5 Steps to Speaking with an American Accent
Achieving and mastering a particular accent is no easy deed. In the same manner in which we are all born into a language, we are all born into a way of speaking- a certain individualistic cry to assert the fact that people come from hundreds of different places and are, in turn, diverse from one another. Now, think about this: a child grows up in Nicaragua; for the duration of his coming of age he speaks Spanish with the swish of a Caribbean melody, omitting S’s and exaggerating H’s, but suddenly he learns that in order to be better understood, and potentially move upwards in the workplace he must ditch his accent and adopt a different one. Just like that. Sounds hard doesn’t it? Abandoning the way you communicate, your norm, and learning a new accent can seem daunting, but with the following 5 steps it can be an easier task than once presumed.

First, you have to learn the sounds and hang out with American natives. This step is perhaps the most important of them all because not only will it force you to immerse yourself in their way of speech (trust me, you will unconsciously attempt to speak like them as to not be the outsider), but it will also educate you on the aspects of pronunciation. “What do you mean?” you say? Well, you’ll be able to see, up close and personal, the way in which these speakers’ mouths move when pronouncing certain vowels and/or consonants- by studying this and then mimicking the shapes formed by their mouths, the sounds they make will begin to come naturally.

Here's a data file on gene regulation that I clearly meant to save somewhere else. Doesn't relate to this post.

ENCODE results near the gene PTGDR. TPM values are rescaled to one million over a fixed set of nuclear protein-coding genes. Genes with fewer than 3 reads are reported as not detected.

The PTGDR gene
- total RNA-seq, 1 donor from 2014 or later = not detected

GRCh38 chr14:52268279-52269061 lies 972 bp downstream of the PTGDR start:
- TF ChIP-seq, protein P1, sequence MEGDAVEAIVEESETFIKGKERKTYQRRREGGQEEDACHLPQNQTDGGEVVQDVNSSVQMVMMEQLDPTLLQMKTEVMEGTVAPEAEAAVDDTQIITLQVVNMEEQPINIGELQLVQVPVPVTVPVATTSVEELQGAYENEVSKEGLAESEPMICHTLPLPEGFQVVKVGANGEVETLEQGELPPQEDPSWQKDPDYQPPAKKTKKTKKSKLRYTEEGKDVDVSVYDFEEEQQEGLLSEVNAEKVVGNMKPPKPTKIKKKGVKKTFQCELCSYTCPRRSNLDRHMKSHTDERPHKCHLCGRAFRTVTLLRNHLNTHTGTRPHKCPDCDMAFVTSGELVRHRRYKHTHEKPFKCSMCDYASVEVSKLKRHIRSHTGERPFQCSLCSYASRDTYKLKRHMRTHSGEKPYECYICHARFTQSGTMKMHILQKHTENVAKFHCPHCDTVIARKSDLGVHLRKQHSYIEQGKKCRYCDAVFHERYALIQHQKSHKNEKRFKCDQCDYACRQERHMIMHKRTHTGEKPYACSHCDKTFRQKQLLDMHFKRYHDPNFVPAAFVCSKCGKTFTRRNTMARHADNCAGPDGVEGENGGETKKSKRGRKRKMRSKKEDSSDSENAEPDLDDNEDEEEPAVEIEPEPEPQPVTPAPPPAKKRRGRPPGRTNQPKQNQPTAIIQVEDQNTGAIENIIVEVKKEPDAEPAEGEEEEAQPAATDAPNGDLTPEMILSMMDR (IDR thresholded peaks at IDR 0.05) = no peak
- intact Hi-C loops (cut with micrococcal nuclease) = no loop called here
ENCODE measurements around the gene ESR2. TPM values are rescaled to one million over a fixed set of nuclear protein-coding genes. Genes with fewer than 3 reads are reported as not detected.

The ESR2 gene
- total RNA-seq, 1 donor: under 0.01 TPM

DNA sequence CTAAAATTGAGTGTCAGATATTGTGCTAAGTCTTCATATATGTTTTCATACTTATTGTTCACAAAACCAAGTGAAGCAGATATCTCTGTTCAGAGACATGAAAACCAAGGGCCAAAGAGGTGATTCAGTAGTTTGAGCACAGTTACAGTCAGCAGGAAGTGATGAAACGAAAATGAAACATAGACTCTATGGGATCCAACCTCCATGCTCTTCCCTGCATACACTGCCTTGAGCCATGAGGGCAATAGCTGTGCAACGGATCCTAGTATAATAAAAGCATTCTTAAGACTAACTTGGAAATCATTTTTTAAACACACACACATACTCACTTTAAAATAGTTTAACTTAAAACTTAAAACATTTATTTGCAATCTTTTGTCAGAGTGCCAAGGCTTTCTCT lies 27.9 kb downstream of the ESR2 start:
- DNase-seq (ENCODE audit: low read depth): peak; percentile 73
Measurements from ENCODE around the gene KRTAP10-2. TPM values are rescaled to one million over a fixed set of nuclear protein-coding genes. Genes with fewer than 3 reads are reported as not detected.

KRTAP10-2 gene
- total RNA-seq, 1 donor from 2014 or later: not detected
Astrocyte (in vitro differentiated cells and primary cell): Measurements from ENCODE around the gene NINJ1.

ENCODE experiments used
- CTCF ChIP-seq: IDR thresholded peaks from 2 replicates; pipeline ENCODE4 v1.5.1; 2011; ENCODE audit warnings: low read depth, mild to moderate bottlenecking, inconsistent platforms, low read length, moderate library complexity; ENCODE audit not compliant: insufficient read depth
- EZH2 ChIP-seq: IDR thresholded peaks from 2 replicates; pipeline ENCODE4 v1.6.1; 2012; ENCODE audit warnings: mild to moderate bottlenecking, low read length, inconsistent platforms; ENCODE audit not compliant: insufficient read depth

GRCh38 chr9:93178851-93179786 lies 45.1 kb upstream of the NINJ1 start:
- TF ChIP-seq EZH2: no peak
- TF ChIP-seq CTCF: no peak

Secondly, watch a lot of American movies. And by a lot, I mean A LOT. What this exercise will do (in addition to giving some insight on American culture and history) is that it will embed the sound and rhythm the American accent makes into your brain- repetition is key: if you listen to audio tapes in the car every day and watch at least a couple of movies featuring American accents a week, it will be forever stuck in your head. This works in the same sort of way that playing a song on repeat works, and everyone knows that once a song and its lyrics are printed onto the walls of your cerebellum there’s no way they’re getting erased.

Thirdly, try speaking (slowly) with the accent in front of a mirror. Before you take the plunge into practicing your accent in conversations with other people it’s important to work on your technique. Speaking slowly at first is very important, this will give you a chance to observe the way your mouth moves when enunciating and cross-examine it with the way native speakers' do. This is also a great way to build confidence; trying out a new style of speech can be intimidating, similar to trying to speak a new language, so practicing by yourself will show you that you can do it!

Fourthly, record yourself. By using a recorder you are enabling yourself to be your own critic. Having yourself on record will not only be a great way to track progress, but also to identify problem areas that need to be worked on further. When learning new things this is of great importance because you personalize your learning and focus on what you need to improve instead of blindly moving forward.

Lastly, go ahead and practice your finalized product with a group of natives. I feel the need to stress that this should be the LAST step- if you throw yourself into expert territory too soon you might feel intimidated and lose ground. This step however, is great when taken at the right time because it will enable you to truly put all your work into practice and find guidance from friends!


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